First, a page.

If astronomers' calculations are correct, the Solar System is right in the middle of a turbulent space event: a vast 'hurricane' of dark matter, blowing at an insane speed of 500 kilometres per second (310 mps).
We can't see it, and we can't feel it - but it could mean that a direct detection of dark matter is closer than we thought.
Dark matter is one of the big conundrums of the Universe. We have never directly detected it, and we don't know exactly what it even is - but we do know that it's out there. We can infer it based on the motions of the stars and galaxies, which are far too fast for the amount of observable mass.
So there's something else out there, some other mass creating the gravity to influence those cosmic movements. We can even, based on those movements, calculate that invisible mass. "Dark matter" - whatever that might be - is the name we give that mass, and scientists are working on ways to detect it directly.
But we're not there yet. So how do physicists know we're in the middle of a tremendous storm of dark matter? The clue lies in the motion of the stars.
With the release of data from the Gaia satellite last year, astronomers discovered a stellar stream, the dissolving remains left behind by a large dwarf spheroidal galaxy that was eaten by the Milky Way many years ago.
There have been several such streams of stars detected in the Milky Way, but S1, as it is now known, is unusual in that the neighbourhood of the Solar System is smack-bang right in its path of 30,000 stars.
None of them are going to hit us - so you can relax about any fears you might have harboured of fiery stellar death - but it does mean that the dark matter associated with this last shred of the cannibalised dwarf galaxy is moving along with the stream.
Theoretical physicist Ciaran O'Hare from the University of Zaragoza in Spain has led a team of researchers in figuring out the effect of S1 on the dark matter in our little corner of the galaxy.
They looked at different models for the density and distribution of the dark matter flowing in on the S1 stream, and then predicted the dark matter signatures for these models that could be picked up by our detectors here on Earth.
One of these potential signatures is produced by the hypothetical weakly interacting massive particles, known as WIMPs. If these particles exist, we should be able to detect them via their collisions with electrons or atomic nuclei, which would cause charged particles on Earth to recoil, producing light that could be picked up by liquid xenon or crystal detectors.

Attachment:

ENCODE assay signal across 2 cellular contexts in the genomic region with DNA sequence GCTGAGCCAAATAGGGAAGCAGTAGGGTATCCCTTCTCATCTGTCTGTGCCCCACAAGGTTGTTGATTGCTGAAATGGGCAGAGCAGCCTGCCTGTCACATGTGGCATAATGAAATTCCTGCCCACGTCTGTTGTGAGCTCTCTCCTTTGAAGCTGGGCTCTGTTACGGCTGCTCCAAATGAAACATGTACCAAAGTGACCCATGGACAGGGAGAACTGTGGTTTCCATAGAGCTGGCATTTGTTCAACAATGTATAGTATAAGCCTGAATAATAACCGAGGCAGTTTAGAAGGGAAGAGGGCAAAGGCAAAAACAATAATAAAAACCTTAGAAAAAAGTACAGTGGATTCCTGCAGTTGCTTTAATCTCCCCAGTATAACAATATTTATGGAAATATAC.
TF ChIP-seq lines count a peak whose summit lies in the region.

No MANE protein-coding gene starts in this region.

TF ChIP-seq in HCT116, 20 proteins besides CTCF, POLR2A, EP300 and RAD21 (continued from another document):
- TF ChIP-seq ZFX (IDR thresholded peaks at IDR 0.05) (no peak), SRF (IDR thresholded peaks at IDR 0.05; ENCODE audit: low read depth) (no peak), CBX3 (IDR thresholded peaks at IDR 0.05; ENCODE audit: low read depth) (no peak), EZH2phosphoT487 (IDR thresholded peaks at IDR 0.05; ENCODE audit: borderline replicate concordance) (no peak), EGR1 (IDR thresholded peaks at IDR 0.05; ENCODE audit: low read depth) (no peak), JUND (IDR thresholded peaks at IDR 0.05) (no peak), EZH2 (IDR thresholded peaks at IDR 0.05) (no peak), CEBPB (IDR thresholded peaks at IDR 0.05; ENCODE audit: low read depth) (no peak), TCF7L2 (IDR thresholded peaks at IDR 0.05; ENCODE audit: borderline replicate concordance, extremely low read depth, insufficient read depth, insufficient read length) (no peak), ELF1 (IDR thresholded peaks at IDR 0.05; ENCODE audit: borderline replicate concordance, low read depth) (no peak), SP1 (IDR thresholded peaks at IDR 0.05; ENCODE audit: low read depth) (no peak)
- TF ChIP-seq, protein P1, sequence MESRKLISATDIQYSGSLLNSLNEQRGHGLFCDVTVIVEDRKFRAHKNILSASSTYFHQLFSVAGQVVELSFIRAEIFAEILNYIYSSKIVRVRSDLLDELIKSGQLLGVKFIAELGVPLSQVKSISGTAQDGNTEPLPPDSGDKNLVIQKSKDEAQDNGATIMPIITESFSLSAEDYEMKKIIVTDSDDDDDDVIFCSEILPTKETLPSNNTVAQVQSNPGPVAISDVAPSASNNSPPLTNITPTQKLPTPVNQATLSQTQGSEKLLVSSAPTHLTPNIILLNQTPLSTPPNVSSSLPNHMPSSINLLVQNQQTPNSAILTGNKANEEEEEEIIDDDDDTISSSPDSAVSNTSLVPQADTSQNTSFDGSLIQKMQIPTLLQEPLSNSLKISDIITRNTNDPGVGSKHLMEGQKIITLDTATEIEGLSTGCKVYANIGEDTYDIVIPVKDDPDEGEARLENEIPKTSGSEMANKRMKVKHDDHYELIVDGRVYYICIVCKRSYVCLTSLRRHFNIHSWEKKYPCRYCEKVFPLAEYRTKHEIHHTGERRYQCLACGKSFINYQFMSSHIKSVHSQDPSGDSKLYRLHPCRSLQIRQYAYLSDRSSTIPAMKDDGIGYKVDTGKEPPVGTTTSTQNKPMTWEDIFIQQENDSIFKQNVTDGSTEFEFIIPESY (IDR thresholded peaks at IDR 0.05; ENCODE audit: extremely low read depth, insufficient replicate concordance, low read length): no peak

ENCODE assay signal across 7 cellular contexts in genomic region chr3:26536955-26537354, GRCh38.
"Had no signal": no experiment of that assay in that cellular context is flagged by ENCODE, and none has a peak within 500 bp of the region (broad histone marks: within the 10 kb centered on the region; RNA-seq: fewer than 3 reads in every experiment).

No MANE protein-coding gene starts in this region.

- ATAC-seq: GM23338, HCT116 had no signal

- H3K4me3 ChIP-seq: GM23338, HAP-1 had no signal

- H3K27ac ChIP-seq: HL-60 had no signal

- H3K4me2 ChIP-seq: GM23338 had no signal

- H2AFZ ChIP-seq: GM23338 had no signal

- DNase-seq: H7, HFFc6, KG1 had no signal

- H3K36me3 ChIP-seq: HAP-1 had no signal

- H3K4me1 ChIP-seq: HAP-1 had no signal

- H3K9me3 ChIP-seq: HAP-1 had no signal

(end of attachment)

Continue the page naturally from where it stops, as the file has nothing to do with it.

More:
Based on their calculations, the team determined that these WIMP detectors are unlikely to see any effect from S1, although it's possible that future tech, as it becomes more refined and advanced, could.
Axion detectors - such as the Axion Dark Matter Experiment - have a better chance, they determined. Axions are, again, only hypothetical at this point. If they exist, they are incredibly light, around 500 million times lighter than an electron, and it's possible they are a principal component of cold dark matter.
According to calculations by theoretical physicist Pierre Sikivie, these ultralight particles - which we can't see - could be converted to photons which we can see, in the presence of a strong magnetic field.
"Axion haloscopes possess by far the greatest potential sensitivity to the S1 stream if its dark matter component is sufficiently cold," the researchers wrote in their paper. "Once the axion mass has been discovered, the distinctive velocity distribution of S1 can easily be extracted from the axion power spectrum."
The Axion Dark Matter Experiment, as far as we know, hasn't made an S1 detection either. But knowing what to look for could help scientists improve the chances of this - and if no detection is made, improve detection technology for the ongoing search for dark matter in the future.
The team's research has been published in the journal Physical Review D.